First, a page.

The Manyoshu, consisting of works created from 625-750s

compiled c. 758

4,516 poems, varying lengths and styles, though 4,200 are in the tanka (short verse) or the 31 syllable form (5-7-5-7-7), also known as the waka or "Japanese verse"


MYS poems feature "a simply clarity, a pure lyrical impulse"and can be seen as the first flowering of an artistic and literary sensibility in Japan. (See Ian Hideo Levy, The Ten Thousand Leaves, Princeton, 1981). Says Levy:

The Manyoshu is a chorus of lyrical voices born out of a tradition of ritual verbal art that stretches back into Japan's preliterate centuries, back into myth itself.


Another critic observes,

...I think we can say that the poems of the Manyoshu represent the sparks thrown off by the combustion of the human spirit in early times. The men and women who produced these poems probably had very little consciousness of literary genres and, in most cases, did not give any deep thought to what sort of social function their works might fulfill. They simply found themselves with a kind of rush of feeling that demanded expression. They were possessed by something that welled up from deep within them.Therefore, their works, although they may at times be rather naive and artless in expression, have a sense of realness and urgency about them--they are fashioned out of actual flesh and bone. (Ikeda Daisaku)


Poems, or uta in Japanese, are both public and private, personal utterances. The age of the MYS was the age of the establishment of the Japanese monarchy, so many of the early poems were public in nature, what Levy calls a "patterned, ritual evocation of the sacredness of the Yamato land," something it was incumbent on the monarch, who was also the high priest of Shinto, to ennuciate and proclaim.

SEE the PDF "Manyoshu.pdf" on WISE for a few selected poems

One of the better known "Manyo" poets is Kakinomoto-no-Hitomaro. Although not much is known about him, he wrote the following when Emperor Temmu ascended the throne after defeating his rivals in a brief conflict knows as the Jinshin War:

Our emperor,

a very god,

has turned the fields

where red steeds wandered

into his capital city.



Our Lord,

a very god,

has turned the marshes

where nested flocks of waterfowl

into his capital city.


But he also composed more personal poems of longing like:

In the autumn mountains

The colored leaves are falling

If I could hold them back,

I could still see her.


This morning I will not

Comb my hair.

It has lain

Pillowed in the hands of my lover.


The colored leaves

Have hidden the paths

Of the autumn mountain.

How can I find my girl,

Wandering on ways I do not know?


Or, when ending a long poem (choka) on the death of his wife, he writes,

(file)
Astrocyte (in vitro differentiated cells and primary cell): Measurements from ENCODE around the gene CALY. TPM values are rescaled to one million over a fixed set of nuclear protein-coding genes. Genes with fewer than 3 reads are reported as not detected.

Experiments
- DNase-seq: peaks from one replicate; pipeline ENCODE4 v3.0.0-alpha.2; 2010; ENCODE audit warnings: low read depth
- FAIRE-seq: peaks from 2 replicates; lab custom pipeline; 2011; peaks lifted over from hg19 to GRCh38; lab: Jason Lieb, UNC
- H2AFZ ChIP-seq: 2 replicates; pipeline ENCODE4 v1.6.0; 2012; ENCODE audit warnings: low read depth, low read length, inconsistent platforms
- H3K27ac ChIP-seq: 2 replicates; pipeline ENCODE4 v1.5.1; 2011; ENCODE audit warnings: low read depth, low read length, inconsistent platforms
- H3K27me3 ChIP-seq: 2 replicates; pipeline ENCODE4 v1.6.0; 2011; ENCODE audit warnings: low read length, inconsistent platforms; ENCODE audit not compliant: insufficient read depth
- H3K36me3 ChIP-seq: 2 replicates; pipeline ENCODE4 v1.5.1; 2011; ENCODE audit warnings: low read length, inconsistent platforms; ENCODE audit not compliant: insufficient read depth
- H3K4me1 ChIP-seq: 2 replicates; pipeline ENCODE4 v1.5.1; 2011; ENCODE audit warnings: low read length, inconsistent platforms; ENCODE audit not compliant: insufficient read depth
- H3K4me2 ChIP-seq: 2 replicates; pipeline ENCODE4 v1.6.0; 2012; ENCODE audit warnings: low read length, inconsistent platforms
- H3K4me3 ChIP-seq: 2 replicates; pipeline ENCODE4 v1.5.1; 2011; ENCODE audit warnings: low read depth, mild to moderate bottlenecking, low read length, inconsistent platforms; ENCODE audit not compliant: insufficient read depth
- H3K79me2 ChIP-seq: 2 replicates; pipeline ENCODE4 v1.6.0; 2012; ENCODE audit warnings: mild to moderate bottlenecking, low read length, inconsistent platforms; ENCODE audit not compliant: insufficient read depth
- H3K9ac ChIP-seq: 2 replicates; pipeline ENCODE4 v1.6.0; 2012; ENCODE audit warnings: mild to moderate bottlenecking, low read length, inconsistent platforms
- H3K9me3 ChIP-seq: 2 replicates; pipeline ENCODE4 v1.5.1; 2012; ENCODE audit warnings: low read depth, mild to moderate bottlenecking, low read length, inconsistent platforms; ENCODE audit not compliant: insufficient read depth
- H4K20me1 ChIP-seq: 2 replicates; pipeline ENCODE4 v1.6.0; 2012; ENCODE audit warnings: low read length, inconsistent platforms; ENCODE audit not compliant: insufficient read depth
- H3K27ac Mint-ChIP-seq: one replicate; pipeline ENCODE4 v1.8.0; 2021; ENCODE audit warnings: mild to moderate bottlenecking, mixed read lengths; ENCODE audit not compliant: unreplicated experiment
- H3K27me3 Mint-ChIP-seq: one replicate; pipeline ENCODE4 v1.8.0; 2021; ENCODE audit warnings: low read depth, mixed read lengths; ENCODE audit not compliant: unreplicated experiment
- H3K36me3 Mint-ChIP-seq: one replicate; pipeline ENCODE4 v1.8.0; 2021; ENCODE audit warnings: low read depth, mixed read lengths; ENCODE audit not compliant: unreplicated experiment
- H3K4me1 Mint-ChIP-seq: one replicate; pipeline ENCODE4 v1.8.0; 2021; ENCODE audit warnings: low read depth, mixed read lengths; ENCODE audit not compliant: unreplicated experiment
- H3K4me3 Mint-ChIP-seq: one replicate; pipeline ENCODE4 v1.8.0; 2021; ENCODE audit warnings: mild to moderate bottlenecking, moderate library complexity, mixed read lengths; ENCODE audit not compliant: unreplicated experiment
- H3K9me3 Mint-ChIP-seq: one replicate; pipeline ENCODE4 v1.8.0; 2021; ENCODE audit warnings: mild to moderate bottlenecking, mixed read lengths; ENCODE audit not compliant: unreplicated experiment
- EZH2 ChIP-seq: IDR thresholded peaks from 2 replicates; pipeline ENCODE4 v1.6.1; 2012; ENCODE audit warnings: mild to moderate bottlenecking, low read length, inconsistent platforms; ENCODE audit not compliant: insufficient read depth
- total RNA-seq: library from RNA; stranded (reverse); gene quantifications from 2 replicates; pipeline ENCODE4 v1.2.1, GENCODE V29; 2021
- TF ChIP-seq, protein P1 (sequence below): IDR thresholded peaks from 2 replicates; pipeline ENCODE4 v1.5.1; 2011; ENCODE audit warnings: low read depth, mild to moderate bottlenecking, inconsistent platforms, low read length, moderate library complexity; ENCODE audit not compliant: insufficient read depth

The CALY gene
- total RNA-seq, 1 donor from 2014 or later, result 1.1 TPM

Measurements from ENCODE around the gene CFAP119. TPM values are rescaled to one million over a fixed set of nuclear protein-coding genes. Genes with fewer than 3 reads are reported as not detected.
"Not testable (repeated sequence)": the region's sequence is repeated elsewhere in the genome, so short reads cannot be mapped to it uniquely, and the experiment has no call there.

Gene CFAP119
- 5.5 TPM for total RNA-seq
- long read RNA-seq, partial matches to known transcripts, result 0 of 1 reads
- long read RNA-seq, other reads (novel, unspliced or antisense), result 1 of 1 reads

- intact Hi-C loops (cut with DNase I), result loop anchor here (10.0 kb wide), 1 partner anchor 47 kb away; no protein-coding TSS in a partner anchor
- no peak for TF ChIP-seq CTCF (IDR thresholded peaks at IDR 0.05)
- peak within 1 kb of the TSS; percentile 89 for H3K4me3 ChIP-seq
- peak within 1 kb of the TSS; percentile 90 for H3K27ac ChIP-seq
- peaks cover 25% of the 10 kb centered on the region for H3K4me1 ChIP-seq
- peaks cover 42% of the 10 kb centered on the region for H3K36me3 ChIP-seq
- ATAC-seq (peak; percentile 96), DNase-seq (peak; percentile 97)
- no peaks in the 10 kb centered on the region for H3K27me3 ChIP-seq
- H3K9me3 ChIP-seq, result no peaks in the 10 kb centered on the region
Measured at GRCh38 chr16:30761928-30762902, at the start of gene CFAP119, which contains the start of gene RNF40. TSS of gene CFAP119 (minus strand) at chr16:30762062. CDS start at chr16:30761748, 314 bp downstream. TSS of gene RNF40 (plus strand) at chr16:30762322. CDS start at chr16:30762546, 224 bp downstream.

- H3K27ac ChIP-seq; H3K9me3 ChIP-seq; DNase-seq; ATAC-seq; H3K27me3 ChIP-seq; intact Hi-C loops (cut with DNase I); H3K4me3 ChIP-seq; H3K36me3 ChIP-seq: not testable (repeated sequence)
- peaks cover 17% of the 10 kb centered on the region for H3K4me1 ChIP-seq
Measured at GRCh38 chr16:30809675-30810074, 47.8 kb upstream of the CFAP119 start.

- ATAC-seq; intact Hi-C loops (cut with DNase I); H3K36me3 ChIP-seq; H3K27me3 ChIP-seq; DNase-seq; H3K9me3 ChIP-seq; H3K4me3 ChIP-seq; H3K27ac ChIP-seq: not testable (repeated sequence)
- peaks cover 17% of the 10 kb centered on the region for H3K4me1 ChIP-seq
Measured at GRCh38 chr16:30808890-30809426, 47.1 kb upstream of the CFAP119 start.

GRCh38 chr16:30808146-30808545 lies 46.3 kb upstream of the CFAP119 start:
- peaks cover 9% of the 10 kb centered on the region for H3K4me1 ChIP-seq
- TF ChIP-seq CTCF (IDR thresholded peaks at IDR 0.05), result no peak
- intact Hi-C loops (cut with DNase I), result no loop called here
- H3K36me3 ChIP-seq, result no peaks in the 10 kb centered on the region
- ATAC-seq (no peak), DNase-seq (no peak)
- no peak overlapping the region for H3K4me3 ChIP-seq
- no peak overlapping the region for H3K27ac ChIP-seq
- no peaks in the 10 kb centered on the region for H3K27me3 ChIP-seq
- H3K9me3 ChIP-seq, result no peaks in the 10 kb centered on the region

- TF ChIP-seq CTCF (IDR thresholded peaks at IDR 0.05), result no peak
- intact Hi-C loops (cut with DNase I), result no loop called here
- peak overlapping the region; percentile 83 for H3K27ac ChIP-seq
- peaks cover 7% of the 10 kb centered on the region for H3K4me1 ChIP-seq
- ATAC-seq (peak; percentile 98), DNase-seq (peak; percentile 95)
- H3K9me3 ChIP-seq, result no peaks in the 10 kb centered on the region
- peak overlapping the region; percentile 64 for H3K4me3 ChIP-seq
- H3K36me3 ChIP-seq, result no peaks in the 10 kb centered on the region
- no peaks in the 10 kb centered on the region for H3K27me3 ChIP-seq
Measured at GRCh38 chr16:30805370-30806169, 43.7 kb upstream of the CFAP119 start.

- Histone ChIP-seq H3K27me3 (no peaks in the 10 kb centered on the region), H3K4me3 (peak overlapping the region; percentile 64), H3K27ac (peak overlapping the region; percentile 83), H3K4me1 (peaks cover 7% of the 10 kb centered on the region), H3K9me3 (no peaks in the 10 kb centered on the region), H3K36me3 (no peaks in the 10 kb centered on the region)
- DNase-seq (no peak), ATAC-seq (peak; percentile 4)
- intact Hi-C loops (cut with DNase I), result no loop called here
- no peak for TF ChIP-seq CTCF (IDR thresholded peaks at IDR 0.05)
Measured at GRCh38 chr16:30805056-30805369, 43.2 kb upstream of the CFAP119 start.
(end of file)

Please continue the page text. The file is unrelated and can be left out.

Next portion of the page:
I struggled up here,

kicking the rocks part,

but it did no good;

my wife, whom I thought

was of this world,

is ash.


It is standard to regard the Man'yōshū as a particularly Japanese work. This does not mean that the poems and passages of the collection differed starkly from the scholarly standard (in Yakamochi's time) of Chinese literature and poetics. Certainly many entries of the Man'yōshū have a continental tone, earlier poems having Confucian or Taoist themes and later poems reflecting on Buddhist teachings. Yet, the Man'yōshū is singular, even in comparison with later works, in choosing primarily Ancient Japanese themes, extolling Shintō virtues of forthrightness ( makoto?) and virility (masuraoburi). In addition, the language of many entries of the Man'yōshū exerts a powerful sentimental appeal to readers:

[T]his early collection has something of the freshness of dawn. [...] There are irregularities not tolerated later, such as hypometric lines; there are evocative place names and [pillow words (枕詞 makurakotoba?)]; and there are evocative exclamations such as kamo, whose appeal is genuine even if incommunicable. In other words, the collection contains the appeal of an art at its pristine source with a romantic sense of venerable age and therefore of an ideal order since lost.[3]



Toward the Kokinshu

So, the scene is set even in the MYS for Japanese poetry to come full-circle, from a fresh, naive, ritual expression, to a specifically aesthetic vision outside the boundaries of ritual. (Levy) A century and a half after the appearence of the MYS, in the early 900s, much had changed both politically and linguistically in Japan; the poetic sensibility had evolved to be more self-conscious, more refined and more complex in its subjectiveness.

In other words, poetic truth as it comes to be expressed in the Kokinshu (905)--the next major poetic anthology--is not so much something "out there" that poets proclaim in public, but more a construct of the poet's thoughts and emotions, what the poet him or herself articulates the truth to be. So, in this sense, it is a fairly "modern" style of poetic sensibility. At the least, it is something with which we moderns can feel fairly comfortable.